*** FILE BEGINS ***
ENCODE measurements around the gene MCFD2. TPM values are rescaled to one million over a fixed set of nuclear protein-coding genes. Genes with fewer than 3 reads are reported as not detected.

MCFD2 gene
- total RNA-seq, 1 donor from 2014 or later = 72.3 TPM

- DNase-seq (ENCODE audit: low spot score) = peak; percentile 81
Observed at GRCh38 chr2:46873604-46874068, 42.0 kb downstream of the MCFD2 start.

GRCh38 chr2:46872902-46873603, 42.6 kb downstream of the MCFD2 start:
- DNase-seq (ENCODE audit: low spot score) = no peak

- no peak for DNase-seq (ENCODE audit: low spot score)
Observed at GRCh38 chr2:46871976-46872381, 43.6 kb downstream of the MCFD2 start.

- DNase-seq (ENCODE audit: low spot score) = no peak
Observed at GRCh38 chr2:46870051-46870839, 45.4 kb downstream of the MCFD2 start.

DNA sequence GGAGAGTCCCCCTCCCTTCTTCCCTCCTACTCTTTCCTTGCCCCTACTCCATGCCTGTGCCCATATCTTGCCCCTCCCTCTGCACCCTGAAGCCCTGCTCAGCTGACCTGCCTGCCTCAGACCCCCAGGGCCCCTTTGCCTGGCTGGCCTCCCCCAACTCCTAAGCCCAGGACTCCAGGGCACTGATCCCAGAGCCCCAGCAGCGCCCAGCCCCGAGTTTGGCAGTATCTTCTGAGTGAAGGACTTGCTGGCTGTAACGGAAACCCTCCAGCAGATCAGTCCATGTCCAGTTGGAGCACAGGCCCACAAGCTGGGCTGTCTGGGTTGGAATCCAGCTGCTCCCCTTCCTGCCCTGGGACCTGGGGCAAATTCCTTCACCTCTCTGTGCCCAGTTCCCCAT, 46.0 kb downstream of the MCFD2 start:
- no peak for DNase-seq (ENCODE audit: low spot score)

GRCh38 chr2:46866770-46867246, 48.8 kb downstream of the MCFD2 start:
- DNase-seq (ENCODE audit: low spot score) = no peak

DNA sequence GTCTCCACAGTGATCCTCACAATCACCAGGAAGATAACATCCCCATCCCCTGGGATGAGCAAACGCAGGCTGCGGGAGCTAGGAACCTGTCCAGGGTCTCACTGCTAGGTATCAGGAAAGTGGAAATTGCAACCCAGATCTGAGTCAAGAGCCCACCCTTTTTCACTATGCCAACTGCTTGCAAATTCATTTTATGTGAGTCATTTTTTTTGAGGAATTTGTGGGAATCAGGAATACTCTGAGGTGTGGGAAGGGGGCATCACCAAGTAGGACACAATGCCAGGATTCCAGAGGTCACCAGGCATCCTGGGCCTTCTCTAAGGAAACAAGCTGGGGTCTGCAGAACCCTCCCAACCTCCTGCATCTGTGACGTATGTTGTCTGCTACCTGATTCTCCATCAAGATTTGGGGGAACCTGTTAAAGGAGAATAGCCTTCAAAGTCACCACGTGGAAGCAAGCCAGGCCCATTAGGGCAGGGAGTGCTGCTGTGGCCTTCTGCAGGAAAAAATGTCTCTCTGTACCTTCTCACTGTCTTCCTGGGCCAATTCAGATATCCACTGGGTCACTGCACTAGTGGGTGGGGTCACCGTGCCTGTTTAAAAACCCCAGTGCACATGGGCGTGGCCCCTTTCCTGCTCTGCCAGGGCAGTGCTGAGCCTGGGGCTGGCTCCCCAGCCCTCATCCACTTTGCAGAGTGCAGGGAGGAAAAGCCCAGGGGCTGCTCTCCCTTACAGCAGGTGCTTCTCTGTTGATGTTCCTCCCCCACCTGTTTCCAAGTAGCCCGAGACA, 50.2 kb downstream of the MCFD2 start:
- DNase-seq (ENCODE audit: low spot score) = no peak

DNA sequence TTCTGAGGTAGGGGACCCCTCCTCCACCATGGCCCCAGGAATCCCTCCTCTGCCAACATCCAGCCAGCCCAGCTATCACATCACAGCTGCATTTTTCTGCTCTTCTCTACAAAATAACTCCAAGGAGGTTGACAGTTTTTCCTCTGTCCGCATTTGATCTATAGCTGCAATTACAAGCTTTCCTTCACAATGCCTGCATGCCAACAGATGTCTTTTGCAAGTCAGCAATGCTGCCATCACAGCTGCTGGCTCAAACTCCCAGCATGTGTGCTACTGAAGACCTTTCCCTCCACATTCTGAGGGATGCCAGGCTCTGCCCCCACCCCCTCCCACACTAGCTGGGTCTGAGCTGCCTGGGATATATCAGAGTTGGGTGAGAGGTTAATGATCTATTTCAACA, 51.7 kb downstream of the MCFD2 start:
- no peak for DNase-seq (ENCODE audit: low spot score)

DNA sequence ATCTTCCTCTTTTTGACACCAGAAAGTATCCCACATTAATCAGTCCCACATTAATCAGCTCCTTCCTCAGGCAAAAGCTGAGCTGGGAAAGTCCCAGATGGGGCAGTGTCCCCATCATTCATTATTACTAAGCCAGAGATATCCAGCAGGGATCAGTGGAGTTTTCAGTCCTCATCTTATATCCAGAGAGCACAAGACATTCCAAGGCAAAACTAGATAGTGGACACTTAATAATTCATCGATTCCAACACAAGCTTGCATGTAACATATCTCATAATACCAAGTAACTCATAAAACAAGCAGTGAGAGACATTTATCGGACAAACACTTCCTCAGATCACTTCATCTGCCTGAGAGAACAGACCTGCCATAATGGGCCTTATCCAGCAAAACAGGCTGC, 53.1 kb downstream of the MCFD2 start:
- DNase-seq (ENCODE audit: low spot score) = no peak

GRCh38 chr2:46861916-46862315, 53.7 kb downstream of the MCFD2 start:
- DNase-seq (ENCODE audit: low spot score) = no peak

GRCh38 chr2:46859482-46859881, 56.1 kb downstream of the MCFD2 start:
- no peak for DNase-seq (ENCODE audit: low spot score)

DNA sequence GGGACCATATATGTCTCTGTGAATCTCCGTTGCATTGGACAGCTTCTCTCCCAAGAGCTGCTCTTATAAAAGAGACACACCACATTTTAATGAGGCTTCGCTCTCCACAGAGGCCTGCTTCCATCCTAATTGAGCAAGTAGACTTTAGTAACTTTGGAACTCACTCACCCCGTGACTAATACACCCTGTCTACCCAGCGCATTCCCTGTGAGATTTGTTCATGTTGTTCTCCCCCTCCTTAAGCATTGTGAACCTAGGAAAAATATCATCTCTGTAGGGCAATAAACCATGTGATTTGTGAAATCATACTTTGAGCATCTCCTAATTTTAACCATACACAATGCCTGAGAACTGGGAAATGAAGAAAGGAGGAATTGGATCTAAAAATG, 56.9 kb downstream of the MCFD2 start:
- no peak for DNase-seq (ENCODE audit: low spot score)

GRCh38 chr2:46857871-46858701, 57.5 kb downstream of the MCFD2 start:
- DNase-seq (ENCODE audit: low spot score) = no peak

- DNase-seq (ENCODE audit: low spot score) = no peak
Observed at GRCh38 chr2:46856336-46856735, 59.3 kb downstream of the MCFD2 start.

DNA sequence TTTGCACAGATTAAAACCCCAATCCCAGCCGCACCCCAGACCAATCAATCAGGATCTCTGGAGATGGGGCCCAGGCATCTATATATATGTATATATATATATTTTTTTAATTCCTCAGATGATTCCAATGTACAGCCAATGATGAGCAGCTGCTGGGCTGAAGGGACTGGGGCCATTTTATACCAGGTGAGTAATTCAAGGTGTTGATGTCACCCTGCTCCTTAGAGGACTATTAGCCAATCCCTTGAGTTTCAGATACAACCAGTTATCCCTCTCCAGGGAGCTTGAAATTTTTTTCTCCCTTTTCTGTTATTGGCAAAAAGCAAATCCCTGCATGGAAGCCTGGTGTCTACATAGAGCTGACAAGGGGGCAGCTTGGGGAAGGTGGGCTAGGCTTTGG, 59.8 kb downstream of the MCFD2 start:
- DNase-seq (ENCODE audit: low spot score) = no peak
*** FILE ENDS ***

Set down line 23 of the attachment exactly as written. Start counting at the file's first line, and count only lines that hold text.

- DNase-seq (ENCODE audit: low spot score) = no peak